Sunday, March 25, 2012

Insomnium - One For Sorrow (Limited Edition)

One For Sorrow (Limited Edition)
Century Media Records/E.M.I. Music Australia

Insomnium have been one of the melodic death metal scene’s underground favourites for the better part of the last decade, with all four of the Finnish act’s albums earning considerable praise. Following on from their 2009 release ‘Across The Dark’ (Which like all of their former releases, was issued through Candlelight Records), the four piece act (Comprising of vocalist/bassist Niilo Sevänen, guitarist/backing vocalist Ville Friman, guitarist Ville Vänni and drummer Markus Hirvonen) are back with their fifth effort ‘One For Sorrow’ – which is also their first for Century Media Records.
With a fairly successful and firmly established sound in place (At least for their last three albums), it comes as no surprise to find that on ‘One For Sorrow’, Insomnium have stuck with their tried and true take on the melodic death metal sound. While there’s nothing necessarily wrong with maintaining the levels of perfection the band has undoubtedly reached with their last couple of releases, there is something to be said for pushing the boundaries to not only challenge yourself, but your audience as well.
The first track on the album, ‘Inertia’, is an interesting and slow building near instrumental track that reveals a bit of a post-rock sound, but works exceedingly well at introducing their follow-up effort ‘Through The Shadows’. It’s here that we get the Insomnium sound that we’re all accustomed to, with the band relying more on textures and moods on the guitar front rather than complexity and technical precision to get across their message. In a lot of ways, Insomnium’s music sounds like a cross of latter day Amorphis, Amon Amarth and Kalmah, but without sounding like any one of the bands in particular. Vocally, the duality of deep growls and clean vocals are a little hit and miss, with the cleaner efforts sounding a little tacked on. Overall, ‘Through The Shadows’ is an O.K. track, but far from one of the band’s finest.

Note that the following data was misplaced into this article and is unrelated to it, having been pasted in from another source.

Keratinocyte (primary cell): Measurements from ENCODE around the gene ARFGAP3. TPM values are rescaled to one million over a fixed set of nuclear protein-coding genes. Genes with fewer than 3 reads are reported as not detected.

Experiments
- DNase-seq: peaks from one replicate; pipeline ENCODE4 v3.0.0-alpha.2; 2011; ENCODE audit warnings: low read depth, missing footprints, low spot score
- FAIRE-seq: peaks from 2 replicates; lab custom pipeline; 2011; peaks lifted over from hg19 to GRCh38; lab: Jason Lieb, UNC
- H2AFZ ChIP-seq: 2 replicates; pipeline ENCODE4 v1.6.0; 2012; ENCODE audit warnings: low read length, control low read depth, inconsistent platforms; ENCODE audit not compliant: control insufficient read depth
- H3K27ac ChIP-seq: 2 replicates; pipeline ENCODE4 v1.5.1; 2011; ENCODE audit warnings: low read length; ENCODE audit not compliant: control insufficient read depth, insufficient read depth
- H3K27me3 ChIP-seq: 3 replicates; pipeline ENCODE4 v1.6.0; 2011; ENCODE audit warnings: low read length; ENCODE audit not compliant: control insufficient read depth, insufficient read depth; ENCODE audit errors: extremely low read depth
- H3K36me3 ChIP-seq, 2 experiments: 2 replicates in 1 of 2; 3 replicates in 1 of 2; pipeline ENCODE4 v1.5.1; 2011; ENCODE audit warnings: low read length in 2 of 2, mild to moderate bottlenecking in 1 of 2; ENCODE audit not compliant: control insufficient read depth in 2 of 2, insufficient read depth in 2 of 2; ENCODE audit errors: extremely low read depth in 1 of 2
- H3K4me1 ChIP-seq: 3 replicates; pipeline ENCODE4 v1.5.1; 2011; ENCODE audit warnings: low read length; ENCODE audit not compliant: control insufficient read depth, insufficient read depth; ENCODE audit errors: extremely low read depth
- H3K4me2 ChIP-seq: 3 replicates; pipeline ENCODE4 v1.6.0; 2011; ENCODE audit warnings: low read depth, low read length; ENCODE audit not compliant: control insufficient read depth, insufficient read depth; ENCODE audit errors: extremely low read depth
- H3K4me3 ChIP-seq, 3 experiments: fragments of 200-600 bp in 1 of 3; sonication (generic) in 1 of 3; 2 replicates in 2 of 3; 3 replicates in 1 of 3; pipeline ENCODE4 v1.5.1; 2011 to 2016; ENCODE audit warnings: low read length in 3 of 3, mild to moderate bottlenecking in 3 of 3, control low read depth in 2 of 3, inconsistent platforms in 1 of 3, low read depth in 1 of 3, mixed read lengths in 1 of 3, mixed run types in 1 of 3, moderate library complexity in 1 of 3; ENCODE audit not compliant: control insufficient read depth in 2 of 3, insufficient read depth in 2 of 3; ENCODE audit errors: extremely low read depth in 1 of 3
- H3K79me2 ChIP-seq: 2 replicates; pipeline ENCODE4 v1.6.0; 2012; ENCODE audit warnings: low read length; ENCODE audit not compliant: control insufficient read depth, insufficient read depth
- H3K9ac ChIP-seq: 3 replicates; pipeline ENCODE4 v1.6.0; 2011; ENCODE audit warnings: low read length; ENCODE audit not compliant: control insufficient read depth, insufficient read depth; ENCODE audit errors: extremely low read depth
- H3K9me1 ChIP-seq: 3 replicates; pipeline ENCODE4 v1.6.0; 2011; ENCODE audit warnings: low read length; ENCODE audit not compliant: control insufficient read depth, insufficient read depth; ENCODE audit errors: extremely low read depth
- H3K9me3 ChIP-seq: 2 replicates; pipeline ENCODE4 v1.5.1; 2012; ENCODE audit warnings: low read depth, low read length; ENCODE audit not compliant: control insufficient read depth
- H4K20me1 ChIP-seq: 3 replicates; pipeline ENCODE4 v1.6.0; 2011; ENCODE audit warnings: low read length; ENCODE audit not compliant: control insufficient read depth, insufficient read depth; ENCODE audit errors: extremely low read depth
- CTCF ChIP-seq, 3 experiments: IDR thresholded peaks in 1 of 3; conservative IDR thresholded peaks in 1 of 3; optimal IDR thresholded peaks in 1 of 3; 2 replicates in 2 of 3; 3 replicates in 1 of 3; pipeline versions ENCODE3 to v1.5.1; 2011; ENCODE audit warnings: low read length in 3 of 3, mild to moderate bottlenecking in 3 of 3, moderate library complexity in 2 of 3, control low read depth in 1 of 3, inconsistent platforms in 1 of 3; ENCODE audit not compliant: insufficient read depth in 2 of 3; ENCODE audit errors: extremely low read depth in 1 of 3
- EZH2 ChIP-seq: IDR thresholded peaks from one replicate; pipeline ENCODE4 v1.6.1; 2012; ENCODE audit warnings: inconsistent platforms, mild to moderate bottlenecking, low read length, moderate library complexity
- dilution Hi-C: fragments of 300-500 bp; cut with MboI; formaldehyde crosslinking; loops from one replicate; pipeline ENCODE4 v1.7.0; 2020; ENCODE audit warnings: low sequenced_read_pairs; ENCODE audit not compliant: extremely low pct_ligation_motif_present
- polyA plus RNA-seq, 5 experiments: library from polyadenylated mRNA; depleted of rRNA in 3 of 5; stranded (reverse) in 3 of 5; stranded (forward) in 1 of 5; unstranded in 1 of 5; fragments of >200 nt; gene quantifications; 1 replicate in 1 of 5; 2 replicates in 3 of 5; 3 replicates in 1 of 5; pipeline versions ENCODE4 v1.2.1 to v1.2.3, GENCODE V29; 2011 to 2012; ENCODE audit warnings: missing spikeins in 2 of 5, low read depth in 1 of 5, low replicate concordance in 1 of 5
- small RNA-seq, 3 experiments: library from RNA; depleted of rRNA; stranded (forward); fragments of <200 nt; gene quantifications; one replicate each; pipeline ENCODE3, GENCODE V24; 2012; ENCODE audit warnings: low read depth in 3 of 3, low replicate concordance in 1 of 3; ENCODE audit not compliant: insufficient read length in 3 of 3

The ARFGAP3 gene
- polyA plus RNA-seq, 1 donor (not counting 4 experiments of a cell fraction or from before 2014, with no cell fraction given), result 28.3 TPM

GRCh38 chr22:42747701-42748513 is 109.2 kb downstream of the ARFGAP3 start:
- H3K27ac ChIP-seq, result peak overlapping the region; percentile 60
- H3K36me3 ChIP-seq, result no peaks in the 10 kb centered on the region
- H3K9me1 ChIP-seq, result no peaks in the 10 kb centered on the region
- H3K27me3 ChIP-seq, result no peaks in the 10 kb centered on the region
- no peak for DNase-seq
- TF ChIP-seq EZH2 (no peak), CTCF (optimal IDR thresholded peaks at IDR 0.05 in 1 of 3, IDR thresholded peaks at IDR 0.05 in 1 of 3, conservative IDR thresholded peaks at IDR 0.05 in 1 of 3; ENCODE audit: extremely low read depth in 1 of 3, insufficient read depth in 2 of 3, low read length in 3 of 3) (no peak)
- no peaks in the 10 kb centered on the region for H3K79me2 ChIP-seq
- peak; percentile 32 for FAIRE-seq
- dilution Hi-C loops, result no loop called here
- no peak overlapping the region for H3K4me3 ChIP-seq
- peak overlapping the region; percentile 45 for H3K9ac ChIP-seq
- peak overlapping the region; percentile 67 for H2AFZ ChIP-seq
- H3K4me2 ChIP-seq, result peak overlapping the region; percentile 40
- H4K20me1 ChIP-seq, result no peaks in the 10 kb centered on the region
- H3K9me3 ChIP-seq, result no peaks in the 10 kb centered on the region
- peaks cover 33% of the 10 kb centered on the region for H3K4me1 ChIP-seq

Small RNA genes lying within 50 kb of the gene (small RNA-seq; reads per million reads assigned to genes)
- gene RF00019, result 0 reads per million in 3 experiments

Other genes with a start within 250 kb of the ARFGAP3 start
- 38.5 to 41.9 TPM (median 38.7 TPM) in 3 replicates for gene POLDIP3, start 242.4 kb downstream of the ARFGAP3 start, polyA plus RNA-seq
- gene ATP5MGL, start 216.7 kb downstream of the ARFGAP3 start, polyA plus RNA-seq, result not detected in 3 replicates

‘Song Of The Blackest Bird’ and ‘Only One Who Waits’ (Which features a guest guitar solo from ex-Pathos/Dimension Zero/Dark Tranquillity guitarist Daniel Antonsson) on the other hand are far stronger efforts, with the band showcasing a little more aggression and speed in their song writing, without losing any of the despair and sorrow that Sevänen produces through his low growled vocal efforts.
More than a touch of Amon Amarth can be heard throughout the choruses of ‘Unsung’, but doesn’t harm the track given that the song itself is a strong one from Insomnium, while ‘Every Hour Wounds’ sees the band ramp up the speed and aggression once again, but with a slower chorus and some clever backing vocals to make it stand out from some of the other heavier efforts on the album.
The short instrumental piece ‘Decoherence’ is a welcome break around the latter half of the album, and a wonderful segue-way into ‘Lay The Ghost To Rest’, which features some great riffs, haunting melodies and a slower pace to emphasise the heavier elements of the band’s music.
‘Regain The Fire’, much like ‘Through The Shadows’ earlier on the album, is one of the more disappointing efforts from the band, with the clean vocals sounding a little too out of place to sound natural. In stark contrast is the title track ‘One For Sorrow’, which is one of the album’s more doom influenced and progressive efforts, and by far one of the album’s genuine highlights.
The final track on the limited edition version is ‘Weather The Storm’, which was originally released as a digital only single six months prior to the release of ‘One For Sorrow’. Despite featuring Dark Tranquillity vocalist Mikael Stanne, ‘Weather The Storm’ is surprisingly not too far removed sound wise from what you would otherwise expect from the band in general. Song wise however, it’s certainly a strong effort from Insomnium, and a worthy edition to the album. It’s just a shame that the b-side to ‘Weather The Storm’ (The instrumental ‘Beyond The Horizon’) wasn’t also included.
Overall, ‘One For Sorrow’ is everything you would expect from Insomnium, with little in the way of any real surprises. While I was hoping for something a little different from the band, I can say that I enjoyed the album for what it is. Whether or not I will be satisfied with another carbon copy the next time around may very well be a different story.

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© Justin Donnelly